The Mindfulness Blog

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We Just Disagree

I was a big Dave Mason fan when I was in college (both as a solo artist, and as a founding member of the terrific band--Traffic) and I always thought this song would find its way into the August series of blogs. But it never did-- until I read an article promoting the most recent book written by Sharon Salzberg, the tremendous teacher, meditator and co-founder of the Insight Meditation Society in Barre, Massachusetts.

In that article, Ms. Salzberg was quoted as saying (I'm paraphrasing, based on memory) that meditators will disagree and fight for issues about which they feel strongly. The difference between meditators and non-meditators, is that meditators don't hate. Meditators don't demonize their opponents-- they (we) learn how to disagree, without being disagreeable.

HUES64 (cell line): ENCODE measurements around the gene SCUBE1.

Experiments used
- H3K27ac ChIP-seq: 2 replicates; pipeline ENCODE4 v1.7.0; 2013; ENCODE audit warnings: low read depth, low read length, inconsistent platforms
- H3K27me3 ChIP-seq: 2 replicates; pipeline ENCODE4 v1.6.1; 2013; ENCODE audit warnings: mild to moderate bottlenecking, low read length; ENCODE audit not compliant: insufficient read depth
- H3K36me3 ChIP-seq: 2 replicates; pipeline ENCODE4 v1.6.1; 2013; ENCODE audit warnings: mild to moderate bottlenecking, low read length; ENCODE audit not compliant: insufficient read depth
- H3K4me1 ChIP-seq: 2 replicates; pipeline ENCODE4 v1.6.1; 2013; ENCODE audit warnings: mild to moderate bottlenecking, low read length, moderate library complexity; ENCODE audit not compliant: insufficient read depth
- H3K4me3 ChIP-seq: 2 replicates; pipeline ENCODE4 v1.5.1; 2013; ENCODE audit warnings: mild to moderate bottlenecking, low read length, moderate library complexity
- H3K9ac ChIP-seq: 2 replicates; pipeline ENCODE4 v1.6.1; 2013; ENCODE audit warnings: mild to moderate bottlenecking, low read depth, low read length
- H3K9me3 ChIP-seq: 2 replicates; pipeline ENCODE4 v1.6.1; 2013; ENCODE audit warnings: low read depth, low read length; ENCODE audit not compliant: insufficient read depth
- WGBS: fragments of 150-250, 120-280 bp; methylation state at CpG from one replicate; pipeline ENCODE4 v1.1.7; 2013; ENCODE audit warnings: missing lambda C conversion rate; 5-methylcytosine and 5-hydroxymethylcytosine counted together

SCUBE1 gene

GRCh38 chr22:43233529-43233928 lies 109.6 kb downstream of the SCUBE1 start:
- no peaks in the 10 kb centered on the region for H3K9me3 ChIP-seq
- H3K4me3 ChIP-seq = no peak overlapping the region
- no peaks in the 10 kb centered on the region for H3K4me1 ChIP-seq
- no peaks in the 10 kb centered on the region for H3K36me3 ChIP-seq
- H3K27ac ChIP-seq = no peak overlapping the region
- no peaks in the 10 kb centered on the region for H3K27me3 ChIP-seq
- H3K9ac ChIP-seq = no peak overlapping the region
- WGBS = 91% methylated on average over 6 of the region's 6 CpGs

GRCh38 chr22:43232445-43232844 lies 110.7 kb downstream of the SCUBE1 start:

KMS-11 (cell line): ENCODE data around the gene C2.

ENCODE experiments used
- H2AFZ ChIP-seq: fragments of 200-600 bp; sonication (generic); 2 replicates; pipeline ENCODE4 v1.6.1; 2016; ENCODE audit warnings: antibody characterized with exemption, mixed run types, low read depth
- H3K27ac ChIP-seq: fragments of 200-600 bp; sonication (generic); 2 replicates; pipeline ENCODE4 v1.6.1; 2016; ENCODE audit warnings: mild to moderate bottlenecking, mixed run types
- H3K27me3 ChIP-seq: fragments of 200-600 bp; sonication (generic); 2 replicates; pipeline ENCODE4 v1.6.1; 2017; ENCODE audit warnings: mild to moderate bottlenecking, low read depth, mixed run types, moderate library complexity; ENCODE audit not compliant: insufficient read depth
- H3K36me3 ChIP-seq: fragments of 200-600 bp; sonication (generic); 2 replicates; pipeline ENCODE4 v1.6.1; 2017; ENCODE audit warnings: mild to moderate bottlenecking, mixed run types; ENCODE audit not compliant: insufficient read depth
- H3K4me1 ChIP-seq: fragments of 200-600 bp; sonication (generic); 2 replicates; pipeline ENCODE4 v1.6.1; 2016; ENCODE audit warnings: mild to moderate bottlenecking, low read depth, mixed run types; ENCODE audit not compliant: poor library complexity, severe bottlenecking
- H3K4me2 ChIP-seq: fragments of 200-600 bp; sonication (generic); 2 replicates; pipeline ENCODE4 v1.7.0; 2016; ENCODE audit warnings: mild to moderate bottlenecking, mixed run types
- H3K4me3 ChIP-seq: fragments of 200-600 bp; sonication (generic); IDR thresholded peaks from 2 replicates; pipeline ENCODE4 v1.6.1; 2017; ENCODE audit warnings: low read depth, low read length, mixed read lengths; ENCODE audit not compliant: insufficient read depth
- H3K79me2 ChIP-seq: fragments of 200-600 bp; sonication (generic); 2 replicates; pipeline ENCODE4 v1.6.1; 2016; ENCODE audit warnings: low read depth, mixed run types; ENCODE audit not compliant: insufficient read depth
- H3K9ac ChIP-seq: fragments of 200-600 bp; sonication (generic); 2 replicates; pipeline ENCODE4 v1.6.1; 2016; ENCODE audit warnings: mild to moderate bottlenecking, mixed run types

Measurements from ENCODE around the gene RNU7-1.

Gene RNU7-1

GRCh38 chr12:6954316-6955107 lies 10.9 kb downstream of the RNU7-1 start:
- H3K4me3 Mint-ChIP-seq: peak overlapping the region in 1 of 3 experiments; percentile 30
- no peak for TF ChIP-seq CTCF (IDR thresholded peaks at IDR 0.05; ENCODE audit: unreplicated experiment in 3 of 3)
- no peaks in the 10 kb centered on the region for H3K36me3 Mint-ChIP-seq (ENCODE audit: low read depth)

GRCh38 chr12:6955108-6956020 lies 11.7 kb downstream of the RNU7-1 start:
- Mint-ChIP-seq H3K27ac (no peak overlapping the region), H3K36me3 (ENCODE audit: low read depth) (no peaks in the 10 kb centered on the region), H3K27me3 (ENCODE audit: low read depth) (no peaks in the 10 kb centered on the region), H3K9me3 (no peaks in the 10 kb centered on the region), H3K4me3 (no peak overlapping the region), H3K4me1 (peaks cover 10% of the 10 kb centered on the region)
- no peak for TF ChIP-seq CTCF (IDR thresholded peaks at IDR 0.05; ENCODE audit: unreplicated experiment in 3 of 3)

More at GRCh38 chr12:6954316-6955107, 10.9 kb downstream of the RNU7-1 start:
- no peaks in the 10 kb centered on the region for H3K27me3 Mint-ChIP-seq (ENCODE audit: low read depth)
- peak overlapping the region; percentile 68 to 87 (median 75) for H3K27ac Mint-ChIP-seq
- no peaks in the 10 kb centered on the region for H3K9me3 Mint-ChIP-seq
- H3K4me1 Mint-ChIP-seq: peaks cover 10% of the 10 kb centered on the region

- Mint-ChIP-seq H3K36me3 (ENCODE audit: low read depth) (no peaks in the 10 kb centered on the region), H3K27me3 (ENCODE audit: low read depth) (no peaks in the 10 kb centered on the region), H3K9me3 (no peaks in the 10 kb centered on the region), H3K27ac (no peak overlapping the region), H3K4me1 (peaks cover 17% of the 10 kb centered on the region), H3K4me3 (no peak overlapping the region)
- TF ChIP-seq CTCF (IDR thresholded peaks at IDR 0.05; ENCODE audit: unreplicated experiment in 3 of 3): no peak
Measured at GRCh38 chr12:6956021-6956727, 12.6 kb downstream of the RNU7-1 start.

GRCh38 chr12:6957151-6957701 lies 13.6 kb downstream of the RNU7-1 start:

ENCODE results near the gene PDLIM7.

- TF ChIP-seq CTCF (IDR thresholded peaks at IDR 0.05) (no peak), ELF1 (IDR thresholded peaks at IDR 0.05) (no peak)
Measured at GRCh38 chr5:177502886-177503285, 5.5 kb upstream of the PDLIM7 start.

What an important reminder for those of us who did (and still do) practice law-- it's what civility and professionalism are all about! And it's in large part what State-enacted rules of professional conduct are about.

It's easy to hurl insults, bang on the table and talk over an opponent but that is rarely convincing-- if anything, it incentivizes recipients of such behavior to push back and resist logic, in like fashion. It rarely settles a point, and much more often obscures things to the point that reason no longer obtains.

As the Austrian psychiatrist, Viktor Frankl, once wrote (and, again, I paraphrase) between stimulus and response there is a space. In that space, we can learn to respond rather than react. Wise words that more lawyers would do well to heed.

How best to find that space? For me, the answer is easy: Meditation and the state of being it cultivates and encourages-- mindfulness. Both remind me about the difference between response and reaction. Both remind me of the importance of disagreeing, without being disagreeable.


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